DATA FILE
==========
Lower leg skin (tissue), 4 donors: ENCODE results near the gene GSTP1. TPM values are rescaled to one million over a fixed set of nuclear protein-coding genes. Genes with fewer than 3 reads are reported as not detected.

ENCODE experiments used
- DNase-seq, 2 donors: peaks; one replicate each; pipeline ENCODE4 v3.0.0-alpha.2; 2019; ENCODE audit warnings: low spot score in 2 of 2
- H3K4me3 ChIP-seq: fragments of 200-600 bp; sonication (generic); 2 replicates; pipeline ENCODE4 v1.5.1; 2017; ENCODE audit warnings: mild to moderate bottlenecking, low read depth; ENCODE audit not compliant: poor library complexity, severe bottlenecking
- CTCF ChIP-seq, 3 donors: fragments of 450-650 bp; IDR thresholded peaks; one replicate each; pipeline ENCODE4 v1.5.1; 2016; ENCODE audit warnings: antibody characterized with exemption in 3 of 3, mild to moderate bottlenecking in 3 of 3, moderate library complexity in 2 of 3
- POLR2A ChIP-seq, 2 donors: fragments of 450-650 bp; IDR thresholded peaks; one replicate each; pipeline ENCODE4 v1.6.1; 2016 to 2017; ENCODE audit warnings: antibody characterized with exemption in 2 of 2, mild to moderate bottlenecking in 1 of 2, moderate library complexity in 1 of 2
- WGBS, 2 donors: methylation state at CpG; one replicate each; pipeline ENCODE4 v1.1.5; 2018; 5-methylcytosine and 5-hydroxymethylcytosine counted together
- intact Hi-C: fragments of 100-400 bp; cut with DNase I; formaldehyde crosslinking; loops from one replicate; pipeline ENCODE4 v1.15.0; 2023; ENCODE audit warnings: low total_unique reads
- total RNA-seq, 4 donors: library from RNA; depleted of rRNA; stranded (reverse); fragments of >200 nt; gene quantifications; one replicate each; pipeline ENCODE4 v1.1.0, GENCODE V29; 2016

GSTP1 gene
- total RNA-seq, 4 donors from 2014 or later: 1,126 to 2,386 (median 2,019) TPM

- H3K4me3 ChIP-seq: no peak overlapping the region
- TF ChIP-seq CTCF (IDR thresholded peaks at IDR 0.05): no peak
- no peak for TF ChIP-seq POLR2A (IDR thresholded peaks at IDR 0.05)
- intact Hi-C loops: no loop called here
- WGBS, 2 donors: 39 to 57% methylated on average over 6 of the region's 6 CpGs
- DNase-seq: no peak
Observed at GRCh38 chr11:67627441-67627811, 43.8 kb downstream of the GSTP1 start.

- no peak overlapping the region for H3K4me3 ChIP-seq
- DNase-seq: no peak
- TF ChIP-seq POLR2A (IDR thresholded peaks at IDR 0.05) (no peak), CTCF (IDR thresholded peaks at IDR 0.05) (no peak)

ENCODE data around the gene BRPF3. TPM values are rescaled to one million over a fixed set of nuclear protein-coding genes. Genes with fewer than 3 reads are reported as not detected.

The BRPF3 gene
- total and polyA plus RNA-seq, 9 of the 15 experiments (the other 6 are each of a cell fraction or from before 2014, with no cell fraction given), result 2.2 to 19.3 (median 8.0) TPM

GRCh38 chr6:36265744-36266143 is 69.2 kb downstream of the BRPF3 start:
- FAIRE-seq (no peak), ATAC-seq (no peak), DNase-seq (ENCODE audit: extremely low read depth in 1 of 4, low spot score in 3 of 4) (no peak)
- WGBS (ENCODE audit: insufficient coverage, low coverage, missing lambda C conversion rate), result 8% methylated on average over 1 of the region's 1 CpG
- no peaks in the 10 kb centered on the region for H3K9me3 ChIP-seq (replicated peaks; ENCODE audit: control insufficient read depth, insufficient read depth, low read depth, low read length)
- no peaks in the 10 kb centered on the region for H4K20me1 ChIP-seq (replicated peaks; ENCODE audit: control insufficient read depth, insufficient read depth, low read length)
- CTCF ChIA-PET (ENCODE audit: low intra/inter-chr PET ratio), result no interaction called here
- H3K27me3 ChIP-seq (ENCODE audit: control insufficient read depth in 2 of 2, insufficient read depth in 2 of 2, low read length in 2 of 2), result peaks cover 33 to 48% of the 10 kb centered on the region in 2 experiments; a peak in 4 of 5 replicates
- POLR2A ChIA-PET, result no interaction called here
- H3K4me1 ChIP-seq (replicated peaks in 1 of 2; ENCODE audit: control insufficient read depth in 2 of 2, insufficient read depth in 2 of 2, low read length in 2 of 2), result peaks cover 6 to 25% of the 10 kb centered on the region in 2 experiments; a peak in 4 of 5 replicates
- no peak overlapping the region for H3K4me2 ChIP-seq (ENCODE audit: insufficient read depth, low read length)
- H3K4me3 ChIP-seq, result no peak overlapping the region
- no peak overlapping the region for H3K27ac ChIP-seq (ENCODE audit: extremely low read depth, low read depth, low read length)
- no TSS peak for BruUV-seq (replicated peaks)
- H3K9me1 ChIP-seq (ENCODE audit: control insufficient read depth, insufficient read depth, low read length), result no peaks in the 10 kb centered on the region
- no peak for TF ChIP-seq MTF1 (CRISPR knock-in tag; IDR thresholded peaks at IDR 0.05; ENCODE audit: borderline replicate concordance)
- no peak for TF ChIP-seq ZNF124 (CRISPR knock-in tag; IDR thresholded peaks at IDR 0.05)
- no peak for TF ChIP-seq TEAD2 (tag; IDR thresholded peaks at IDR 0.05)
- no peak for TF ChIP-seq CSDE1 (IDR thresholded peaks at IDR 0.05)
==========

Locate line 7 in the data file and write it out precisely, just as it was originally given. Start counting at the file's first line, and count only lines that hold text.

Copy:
- WGBS, 2 donors: methylation state at CpG; one replicate each; pipeline ENCODE4 v1.1.5; 2018; 5-methylcytosine and 5-hydroxymethylcytosine counted together